print("Training with {}/{} examples.".format(num_examples, all_examples))
    train_dataset = nli_data['train'][:num_examples]

    dev_dataset = nli_data['validation_matched']
    test_dataset = nli_data['validation_matched']

    train_labels = train_dataset['label']

    val_labels = dev_dataset['label']
    test_labels = test_dataset['label']

    train_encodings = tokenizer(train_dataset['premise'], train_dataset['hypothesis'], truncation=True, padding=True)
    val_encodings = tokenizer(dev_dataset['premise'], dev_dataset['hypothesis'], truncation=True, padding=True)
    test_encodings = tokenizer(test_dataset['premise'], test_dataset['hypothesis'], truncation=True, padding=True)

    train_dataset = NLIDataset(train_encodings, train_labels)
    val_dataset = NLIDataset(val_encodings, val_labels)
    test_dataset = NLIDataset(test_encodings, test_labels)

    train_loader = DataLoader(train_dataset, batch_size=args.batch_size, shuffle=True)
    dev_loader = DataLoader(val_dataset, batch_size=args.batch_size, shuffle=True)
    test_loader = DataLoader(test_dataset, batch_size=args.batch_size, shuffle=True)

    return train_loader, dev_loader, test_loader

The save_model function will save the trained model once it’s been trained and uploads it to Google Cloud Storage.

def save_model(args):
    """Saves the model to Google Cloud Storage

      args: contains name for saved model.
    scheme = 'gs://'
    bucket_name = args.job_dir[len(scheme):].split('/')[0]

    prefix = '{}{}/'.format(scheme, bucket_name)
    bucket_path = args.job_dir[len(prefix):].rstrip('/')

    datetime_ ='model_%Y%m%d_%H%M%S')

    if bucket_path:
        model_path = '{}/{}/{}'.format(bucket_path, datetime_, args.model_name)
        model_path = '{}/{}'.format(datetime_, args.model_name)

    bucket = storage.Client().bucket(bucket_name)
    blob = bucket.blob(model_path)

The file contains code for the transformer model RoBERTa. The __init__ function initialises the module and defines the transformer model to use. The forward function will be called by PyTorch during execution of the code using the input batch of tokenised sentences together with the associated labels. The create function is a wrapper that is used to initialise the model and the optimiser during execution.

# Specify the Transformer model
class RoBERTaModel(nn.Module):
    def __init__(self):
        """Defines the transformer model to be used.
        super(RoBERTaModel, self).__init__()

        self.model = RobertaForSequenceClassification.from_pretrained('roberta-base', num_labels=3)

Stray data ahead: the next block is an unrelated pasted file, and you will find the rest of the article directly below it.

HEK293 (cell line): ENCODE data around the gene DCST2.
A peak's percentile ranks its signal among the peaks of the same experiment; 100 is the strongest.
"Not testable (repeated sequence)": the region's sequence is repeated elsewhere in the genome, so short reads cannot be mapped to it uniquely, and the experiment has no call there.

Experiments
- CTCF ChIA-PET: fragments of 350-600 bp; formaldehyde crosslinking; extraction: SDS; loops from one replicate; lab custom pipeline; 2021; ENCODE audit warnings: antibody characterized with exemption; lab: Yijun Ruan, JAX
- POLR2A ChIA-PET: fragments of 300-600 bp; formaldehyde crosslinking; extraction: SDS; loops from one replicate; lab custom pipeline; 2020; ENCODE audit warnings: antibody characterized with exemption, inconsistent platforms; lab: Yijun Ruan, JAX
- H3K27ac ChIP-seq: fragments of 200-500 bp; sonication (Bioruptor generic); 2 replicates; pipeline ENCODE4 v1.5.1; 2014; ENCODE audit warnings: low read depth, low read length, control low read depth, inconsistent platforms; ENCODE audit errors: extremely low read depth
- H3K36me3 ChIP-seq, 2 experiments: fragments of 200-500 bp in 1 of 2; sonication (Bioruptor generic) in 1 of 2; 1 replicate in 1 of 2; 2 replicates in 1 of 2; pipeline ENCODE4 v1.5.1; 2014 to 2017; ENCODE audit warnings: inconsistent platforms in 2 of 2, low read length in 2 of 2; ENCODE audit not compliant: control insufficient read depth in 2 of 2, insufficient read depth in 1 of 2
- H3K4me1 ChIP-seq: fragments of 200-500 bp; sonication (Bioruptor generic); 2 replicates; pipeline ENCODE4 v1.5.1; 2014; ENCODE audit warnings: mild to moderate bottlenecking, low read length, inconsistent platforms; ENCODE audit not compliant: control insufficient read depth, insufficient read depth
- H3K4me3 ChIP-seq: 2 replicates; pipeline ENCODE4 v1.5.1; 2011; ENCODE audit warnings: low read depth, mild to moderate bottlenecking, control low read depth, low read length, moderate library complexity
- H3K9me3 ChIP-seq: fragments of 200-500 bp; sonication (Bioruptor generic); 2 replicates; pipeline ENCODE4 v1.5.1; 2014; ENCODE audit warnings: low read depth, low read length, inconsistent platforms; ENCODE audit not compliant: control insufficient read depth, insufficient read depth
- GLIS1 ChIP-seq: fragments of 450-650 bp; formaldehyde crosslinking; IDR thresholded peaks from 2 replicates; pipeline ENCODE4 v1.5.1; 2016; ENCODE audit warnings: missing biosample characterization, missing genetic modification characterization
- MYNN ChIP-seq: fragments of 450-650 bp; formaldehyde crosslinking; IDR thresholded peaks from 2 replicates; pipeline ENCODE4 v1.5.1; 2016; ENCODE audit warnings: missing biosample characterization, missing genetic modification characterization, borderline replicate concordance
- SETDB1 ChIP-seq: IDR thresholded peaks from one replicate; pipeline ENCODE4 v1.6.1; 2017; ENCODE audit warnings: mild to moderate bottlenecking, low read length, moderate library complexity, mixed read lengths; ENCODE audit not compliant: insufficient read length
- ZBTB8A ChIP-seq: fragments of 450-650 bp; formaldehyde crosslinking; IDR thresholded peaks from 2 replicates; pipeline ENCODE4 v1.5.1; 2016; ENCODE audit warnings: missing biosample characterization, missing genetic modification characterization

def forward(self, x, attention_mask, labels):
        return self.model(x, attention_mask=attention_mask, labels=labels)

def create(args, device):
    Create the model

      args: experiment parameters.
      device: device.
    model = RoBERTaModel().to(device)
    optimizer = optim.Adam(model.parameters(),

    return model, optimizer

The file contains the main training and evaluation routines for our task. It contains the functions trainevaluate and run. The train function takes our training dataloader as an input and trains the model for one epoch in batches of the size defined in the command line arguments.

def train(args, model, dataloader, optimizer, device):
    """Create the training loop for one epoch.

      model: The transformer model that you are training, based on
      dataloader: The training dataset
      optimizer: The selected optmizer to update parameters and gradients
      device: device
    for i, batch in enumerate(dataloader):
            input_ids = batch['input_ids'].to(device)
            attention_mask = batch['attention_mask'].to(device)
            labels = batch['labels'].to(device)
            outputs = model(input_ids, attention_mask=attention_mask, labels=labels)
            loss = outputs[0]
            if i == 0 or i % args.log_every == 0 or i+1 == len(dataloader):
                print("Progress: {:3.0f}% - Batch: {:>4.0f}/{:<4.0f} - Loss: {:<.4f}".format(
                    100. * (1+i) / len(dataloader), # Progress
                    i+1, len(dataloader), # Batch
                    loss.item())) # Loss

The evaluate function takes the development or test dataloader as an input and evaluates the prediction accuracy of our model. This will be called after each training epoch using the development dataloader and after the training has finished using the test dataloader.

def evaluate(model, dataloader, device):
      """Create the evaluation loop.

      model: The transformer model that you are training, based on
      dataloader: The development or testing dataset
      device: device
    print("\nStarting evaluation...")
    with torch.no_grad():
        eval_preds = []
        eval_labels = []